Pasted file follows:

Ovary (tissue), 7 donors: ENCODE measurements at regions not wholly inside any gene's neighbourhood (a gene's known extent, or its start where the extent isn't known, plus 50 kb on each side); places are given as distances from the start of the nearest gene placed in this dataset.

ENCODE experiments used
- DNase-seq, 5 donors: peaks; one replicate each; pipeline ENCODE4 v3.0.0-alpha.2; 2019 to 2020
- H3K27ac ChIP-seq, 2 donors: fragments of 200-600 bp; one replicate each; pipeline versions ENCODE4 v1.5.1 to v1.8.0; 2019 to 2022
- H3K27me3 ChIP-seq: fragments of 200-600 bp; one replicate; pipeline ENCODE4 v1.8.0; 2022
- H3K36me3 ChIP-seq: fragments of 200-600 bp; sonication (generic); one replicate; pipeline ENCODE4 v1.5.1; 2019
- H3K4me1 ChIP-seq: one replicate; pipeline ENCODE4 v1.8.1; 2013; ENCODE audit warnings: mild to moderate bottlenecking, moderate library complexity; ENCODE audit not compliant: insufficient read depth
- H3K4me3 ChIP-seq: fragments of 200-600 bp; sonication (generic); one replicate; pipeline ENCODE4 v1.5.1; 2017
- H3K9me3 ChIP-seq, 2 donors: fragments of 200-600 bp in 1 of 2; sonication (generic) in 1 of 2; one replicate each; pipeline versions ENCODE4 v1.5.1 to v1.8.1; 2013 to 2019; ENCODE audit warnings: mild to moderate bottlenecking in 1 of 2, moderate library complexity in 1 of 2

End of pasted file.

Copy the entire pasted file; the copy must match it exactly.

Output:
Ovary (tissue), 7 donors: ENCODE measurements at regions not wholly inside any gene's neighbourhood (a gene's known extent, or its start where the extent isn't known, plus 50 kb on each side); places are given as distances from the start of the nearest gene placed in this dataset.

ENCODE experiments used
- DNase-seq, 5 donors: peaks; one replicate each; pipeline ENCODE4 v3.0.0-alpha.2; 2019 to 2020
- H3K27ac ChIP-seq, 2 donors: fragments of 200-600 bp; one replicate each; pipeline versions ENCODE4 v1.5.1 to v1.8.0; 2019 to 2022
- H3K27me3 ChIP-seq: fragments of 200-600 bp; one replicate; pipeline ENCODE4 v1.8.0; 2022
- H3K36me3 ChIP-seq: fragments of 200-600 bp; sonication (generic); one replicate; pipeline ENCODE4 v1.5.1; 2019
- H3K4me1 ChIP-seq: one replicate; pipeline ENCODE4 v1.8.1; 2013; ENCODE audit warnings: mild to moderate bottlenecking, moderate library complexity; ENCODE audit not compliant: insufficient read depth
- H3K4me3 ChIP-seq: fragments of 200-600 bp; sonication (generic); one replicate; pipeline ENCODE4 v1.5.1; 2017
- H3K9me3 ChIP-seq, 2 donors: fragments of 200-600 bp in 1 of 2; sonication (generic) in 1 of 2; one replicate each; pipeline versions ENCODE4 v1.5.1 to v1.8.1; 2013 to 2019; ENCODE audit warnings: mild to moderate bottlenecking in 1 of 2, moderate library complexity in 1 of 2